In the interim, be sure to check out some of our favorite Kidzban practitioners:

For an innovative approach to chores, see Janice’s One Kid’z Kanban Board
For ways to use Kidzban throughout the home, see Maritza’s Becoming and Agile Family
For incorporating Kidzban in the classroom, see Patty’s Not Out of Reach

And last but certainly not least…

Recently I had the extreme pleasure of stumbling upon the most delightful yet profoundly insightful videologs from two of Kidzban’s most perceptive practitioners: siblings Jillian and JoHanna – ages 8 and 11 respectively who, later with the help of 3 year old Joy – are Kidzban rockstars (and agilistas in the making). Don’t miss their dad Joseph’s Saturday Chores with Kanban series, part I and part II.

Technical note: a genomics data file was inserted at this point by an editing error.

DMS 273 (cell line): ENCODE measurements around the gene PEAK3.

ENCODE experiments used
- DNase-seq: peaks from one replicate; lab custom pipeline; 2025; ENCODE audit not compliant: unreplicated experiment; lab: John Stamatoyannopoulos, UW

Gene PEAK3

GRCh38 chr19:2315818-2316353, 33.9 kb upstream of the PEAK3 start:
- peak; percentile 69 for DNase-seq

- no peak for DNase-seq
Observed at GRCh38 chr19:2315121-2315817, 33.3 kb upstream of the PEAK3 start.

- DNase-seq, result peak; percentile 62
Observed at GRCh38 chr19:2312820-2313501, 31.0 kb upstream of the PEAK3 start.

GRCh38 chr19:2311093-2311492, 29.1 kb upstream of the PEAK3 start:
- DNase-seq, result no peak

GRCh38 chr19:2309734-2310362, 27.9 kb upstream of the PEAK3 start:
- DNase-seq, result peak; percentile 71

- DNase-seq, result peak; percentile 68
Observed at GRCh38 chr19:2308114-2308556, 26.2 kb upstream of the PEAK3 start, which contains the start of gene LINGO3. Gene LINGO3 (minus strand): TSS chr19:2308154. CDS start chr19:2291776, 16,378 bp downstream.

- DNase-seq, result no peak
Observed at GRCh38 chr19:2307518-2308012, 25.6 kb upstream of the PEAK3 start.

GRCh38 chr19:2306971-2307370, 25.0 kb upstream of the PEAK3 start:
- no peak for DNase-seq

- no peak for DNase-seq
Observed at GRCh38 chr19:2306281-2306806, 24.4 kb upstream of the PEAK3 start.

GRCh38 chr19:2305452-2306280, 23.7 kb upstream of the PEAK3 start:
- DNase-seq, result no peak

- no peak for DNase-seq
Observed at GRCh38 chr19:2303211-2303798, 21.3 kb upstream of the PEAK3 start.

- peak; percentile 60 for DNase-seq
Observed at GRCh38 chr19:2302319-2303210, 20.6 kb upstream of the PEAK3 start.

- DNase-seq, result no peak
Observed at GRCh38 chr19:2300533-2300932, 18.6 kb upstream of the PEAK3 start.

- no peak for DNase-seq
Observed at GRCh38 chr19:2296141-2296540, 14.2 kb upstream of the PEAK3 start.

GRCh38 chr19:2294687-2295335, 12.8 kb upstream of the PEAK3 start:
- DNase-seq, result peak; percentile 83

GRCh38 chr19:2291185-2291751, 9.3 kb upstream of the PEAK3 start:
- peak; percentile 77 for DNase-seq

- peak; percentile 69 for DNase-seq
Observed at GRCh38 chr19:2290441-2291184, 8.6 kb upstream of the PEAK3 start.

Saturday Chores with Kanban, Part I
Saturday Chores with Kanban, Part II

And it’s just a hunch, but judging by the fun these young ladies are having helping out with the housework, I’m fairly certain they feel their dad is magical, too.

Image by Sprezzatura.

About Tonianne DeMaria

Tonianne is partner & principal consultant at Modus Cooperandi, co-author of the Shingo Research and Publication Award winning Personal Kanban: Mapping Work | Navigating Life, co-founder of Kaizen Camp™ and Modus Institute. Toni explores the relationship between performance, motivation, and neuroscience, is passionate about the roles intention, collaboration, value-creation, and happiness play in “the future of work,” and appreciative of the ways in which psychology, Lean, systems thinking, and the work of W. Edwards Deming can facilitate these ends. She enjoys Coltrane, shoots Nikon, butchers the Italian language (much to the embarrassment of her family), is a single malt enthusiast, and is head over heels in love with her adopted home, Seattle. Follow her on Twitter @Sprezzatura.